Grace's Guide

British Industrial History

Grace's Guide is the leading source of historical information on industry and manufacturing in Britain. This web publication contains 148,159 pages of information and 233,681 images on early companies, their products and the people who designed and built them.

1930 Industrial Britain: Hutchison and Pollok

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1930.
1930.

Note: This is a sub-section of 1930 Industrial Britain

See also Hutchison and Pollok

The following text was scanned from the image and may contain errors

MESSR S. HUTCHISON and POLLOK LIMITED have connections dating back to 1780, when their Works were established in what was then a rural district, but long since has become part of the City of Liverpool.

Originally one of the old British family businesses, this leading firm of manufacturers has always been in the forefront of development, and in every phase of shipping, from the days of the sailing ship until to-day, when they supply the largest steamships afloat, their reputation as manufacturers of high class goods has been well known to those interested in ropes.

Besides ropes for Hawsers and Slings, Boatfalls and Cargo falls, and every description of cordage for shipping and the fishing industry, this firm manufactures super-qualities of rope for yachts and special purposes. In addition, Manilla, Italian Hemp, Sisal and "Sisaloid" ropes for Railway and Mill purposes, also packing and box cords, driving ropes, scaffold ropes, cart and wagon ropes - in short, Hemp ropes for every purpose afloat and ashore.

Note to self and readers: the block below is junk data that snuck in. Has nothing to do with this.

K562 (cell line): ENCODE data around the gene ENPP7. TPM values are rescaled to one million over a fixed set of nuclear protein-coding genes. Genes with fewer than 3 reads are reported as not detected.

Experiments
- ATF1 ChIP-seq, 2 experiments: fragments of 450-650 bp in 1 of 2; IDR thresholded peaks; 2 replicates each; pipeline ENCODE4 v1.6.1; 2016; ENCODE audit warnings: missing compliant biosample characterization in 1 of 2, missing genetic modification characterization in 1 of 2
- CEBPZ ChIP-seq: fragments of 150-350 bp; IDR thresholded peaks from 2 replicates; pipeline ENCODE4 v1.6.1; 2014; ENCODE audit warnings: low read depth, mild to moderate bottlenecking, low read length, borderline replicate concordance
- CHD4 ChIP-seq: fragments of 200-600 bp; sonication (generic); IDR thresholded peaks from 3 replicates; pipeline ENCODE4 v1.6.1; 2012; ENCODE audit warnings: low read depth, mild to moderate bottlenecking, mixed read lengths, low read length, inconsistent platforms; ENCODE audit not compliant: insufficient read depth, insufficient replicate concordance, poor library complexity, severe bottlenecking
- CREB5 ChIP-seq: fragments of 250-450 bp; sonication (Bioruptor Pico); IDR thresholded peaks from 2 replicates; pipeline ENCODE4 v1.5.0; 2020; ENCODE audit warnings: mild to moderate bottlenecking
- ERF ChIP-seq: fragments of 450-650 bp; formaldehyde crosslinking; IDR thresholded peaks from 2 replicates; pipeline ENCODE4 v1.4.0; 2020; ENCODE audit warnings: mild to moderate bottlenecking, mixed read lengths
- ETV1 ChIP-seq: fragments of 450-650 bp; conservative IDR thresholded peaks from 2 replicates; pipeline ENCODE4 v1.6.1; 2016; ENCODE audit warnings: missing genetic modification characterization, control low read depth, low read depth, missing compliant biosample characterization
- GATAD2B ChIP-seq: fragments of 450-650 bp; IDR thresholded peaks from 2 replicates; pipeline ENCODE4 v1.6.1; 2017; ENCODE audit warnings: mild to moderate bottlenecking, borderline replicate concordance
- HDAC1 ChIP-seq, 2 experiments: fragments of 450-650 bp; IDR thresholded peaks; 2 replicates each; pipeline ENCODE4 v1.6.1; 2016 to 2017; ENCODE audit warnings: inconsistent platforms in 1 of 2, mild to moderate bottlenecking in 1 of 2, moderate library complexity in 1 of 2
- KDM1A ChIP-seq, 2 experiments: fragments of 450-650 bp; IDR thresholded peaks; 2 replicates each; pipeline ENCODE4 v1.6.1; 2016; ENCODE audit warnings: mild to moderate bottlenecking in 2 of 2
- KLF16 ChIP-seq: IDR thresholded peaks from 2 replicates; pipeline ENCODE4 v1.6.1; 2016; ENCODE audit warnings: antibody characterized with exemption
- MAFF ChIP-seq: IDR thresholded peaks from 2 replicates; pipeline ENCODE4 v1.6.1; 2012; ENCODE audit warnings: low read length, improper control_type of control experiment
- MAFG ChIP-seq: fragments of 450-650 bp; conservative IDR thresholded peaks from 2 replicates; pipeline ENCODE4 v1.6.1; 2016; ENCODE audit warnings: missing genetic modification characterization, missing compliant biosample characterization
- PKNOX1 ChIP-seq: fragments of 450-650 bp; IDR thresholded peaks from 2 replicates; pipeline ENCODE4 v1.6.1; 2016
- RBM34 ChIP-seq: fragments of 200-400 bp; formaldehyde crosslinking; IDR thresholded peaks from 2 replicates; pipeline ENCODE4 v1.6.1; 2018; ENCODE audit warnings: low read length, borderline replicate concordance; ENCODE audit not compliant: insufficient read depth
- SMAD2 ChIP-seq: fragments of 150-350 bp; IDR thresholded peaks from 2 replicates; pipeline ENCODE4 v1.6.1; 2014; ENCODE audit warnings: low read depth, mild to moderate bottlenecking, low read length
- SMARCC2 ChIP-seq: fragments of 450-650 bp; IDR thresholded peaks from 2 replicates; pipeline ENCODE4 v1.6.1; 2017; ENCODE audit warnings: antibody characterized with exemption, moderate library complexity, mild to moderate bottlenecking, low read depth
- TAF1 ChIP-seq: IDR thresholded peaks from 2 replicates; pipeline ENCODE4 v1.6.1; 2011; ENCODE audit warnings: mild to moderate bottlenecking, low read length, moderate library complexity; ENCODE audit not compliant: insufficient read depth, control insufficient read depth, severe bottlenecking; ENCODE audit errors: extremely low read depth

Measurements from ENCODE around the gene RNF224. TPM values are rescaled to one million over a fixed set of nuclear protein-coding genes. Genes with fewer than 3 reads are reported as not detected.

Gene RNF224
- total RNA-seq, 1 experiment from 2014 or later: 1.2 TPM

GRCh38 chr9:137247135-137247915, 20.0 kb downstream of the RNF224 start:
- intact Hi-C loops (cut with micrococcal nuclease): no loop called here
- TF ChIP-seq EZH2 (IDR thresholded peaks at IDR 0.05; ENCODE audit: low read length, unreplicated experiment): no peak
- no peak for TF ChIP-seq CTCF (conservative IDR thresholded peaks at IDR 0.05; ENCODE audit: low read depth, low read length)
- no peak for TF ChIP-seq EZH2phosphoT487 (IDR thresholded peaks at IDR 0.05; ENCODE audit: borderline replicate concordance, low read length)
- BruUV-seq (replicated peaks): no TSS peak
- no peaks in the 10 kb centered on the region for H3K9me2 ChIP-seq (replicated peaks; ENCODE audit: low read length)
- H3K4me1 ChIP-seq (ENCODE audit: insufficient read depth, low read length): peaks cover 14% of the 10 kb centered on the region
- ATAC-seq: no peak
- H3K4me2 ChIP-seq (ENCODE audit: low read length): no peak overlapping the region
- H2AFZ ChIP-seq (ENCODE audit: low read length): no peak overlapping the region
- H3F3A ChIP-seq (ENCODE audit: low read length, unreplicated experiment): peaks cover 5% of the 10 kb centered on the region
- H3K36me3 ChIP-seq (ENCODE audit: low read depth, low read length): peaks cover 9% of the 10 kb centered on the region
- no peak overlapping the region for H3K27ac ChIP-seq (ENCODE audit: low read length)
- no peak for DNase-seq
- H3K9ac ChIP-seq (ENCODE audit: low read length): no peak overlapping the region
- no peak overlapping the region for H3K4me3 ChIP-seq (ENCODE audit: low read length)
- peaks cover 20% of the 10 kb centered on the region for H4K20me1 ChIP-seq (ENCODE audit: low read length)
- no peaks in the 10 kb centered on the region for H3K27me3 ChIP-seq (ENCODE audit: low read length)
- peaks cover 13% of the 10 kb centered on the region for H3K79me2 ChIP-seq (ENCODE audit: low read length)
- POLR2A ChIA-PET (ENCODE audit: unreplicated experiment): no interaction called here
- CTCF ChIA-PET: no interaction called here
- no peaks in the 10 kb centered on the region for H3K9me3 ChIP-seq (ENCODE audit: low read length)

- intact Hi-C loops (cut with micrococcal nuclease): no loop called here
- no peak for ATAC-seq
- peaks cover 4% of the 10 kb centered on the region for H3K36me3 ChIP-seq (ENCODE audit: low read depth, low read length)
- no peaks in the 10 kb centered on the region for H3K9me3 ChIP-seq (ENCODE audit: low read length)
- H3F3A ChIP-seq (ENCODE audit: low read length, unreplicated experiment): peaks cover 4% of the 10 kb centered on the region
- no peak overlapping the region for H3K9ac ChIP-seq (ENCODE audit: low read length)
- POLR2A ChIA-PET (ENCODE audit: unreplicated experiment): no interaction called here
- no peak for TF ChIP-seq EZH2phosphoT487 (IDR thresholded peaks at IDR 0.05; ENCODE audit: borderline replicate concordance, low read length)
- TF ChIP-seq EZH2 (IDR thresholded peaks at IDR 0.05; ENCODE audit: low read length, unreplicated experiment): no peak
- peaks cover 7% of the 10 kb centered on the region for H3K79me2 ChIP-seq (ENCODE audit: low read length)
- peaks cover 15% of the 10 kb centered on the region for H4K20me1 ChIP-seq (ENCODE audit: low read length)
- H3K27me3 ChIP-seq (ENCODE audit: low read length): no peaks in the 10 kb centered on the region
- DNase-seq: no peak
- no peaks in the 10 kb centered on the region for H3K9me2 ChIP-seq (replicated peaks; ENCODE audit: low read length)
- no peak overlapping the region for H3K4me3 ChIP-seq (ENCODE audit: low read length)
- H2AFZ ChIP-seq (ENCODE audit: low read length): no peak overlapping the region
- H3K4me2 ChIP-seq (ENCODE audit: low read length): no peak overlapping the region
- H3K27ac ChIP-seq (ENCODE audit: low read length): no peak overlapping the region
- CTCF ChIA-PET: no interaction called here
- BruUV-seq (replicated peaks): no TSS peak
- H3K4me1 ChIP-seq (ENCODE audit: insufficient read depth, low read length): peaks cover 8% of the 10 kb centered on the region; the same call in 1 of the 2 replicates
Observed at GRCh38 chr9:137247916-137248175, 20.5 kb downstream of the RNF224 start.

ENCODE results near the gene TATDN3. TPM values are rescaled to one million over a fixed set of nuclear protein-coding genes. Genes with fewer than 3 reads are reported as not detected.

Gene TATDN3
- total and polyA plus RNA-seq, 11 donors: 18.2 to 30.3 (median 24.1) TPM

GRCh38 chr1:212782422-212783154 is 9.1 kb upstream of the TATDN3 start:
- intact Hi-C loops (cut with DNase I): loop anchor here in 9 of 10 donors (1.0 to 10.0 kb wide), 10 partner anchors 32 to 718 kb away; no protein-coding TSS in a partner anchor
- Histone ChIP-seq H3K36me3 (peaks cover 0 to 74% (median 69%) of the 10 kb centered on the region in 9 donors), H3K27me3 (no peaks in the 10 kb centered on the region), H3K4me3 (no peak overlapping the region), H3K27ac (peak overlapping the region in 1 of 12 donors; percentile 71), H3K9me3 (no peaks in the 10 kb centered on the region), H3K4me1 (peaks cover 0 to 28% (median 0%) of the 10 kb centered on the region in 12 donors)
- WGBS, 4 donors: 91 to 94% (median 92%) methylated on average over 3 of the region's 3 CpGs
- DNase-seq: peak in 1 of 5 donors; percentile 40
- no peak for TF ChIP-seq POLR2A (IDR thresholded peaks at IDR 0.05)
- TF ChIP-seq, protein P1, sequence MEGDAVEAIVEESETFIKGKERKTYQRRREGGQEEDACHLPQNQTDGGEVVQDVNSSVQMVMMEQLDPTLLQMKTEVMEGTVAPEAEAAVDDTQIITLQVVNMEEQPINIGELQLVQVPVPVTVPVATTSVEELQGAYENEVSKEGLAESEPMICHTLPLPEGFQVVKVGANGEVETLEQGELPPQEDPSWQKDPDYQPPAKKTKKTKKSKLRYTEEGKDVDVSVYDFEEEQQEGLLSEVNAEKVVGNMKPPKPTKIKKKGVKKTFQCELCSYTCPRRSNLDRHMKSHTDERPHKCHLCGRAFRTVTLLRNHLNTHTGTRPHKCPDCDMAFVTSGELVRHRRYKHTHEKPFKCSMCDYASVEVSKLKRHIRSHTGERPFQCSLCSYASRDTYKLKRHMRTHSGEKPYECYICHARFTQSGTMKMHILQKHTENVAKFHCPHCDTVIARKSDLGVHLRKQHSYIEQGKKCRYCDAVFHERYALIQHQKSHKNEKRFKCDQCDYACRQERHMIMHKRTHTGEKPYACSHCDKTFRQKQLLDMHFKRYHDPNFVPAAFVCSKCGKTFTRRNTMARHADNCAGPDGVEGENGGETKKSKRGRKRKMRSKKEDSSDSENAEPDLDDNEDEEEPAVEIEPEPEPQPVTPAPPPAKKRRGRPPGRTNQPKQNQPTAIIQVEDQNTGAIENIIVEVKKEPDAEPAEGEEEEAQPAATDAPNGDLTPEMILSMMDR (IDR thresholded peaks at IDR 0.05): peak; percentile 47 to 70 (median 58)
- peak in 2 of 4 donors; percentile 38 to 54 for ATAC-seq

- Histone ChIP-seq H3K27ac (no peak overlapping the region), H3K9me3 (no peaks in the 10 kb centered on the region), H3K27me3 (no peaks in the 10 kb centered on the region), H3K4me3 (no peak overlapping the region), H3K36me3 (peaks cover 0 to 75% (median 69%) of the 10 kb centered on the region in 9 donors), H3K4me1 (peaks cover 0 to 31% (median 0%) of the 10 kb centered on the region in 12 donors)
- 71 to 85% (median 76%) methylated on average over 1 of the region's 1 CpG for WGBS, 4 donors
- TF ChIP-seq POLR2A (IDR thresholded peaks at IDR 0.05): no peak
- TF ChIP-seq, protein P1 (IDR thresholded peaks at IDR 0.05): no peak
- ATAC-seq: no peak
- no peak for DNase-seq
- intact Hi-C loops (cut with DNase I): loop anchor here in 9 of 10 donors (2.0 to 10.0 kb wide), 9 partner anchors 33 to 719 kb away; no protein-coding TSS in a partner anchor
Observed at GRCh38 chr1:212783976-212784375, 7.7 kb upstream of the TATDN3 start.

Their Works arc equipped with the most up-to-date plant and machinery; they have their own Hemp grading department which, independently of any other classifications, has its own definitely established Standards of quality; and perfect uniformity in manufacture is maintained by a system evolved as a result of long experience.

Many of the Staff of this firm have been in their employ over go years - a tribute to the good relationships existing between employer and employee. The accumulated experience of these workpeople is an asset of incalculable value in enabling the firm to turn out the finest products.

The firm has adopted a high ideal, typically British, of manufacturing only the highest quality goods, and results have justified them in believing that there is always a market for the bat. Their name stands for quality.


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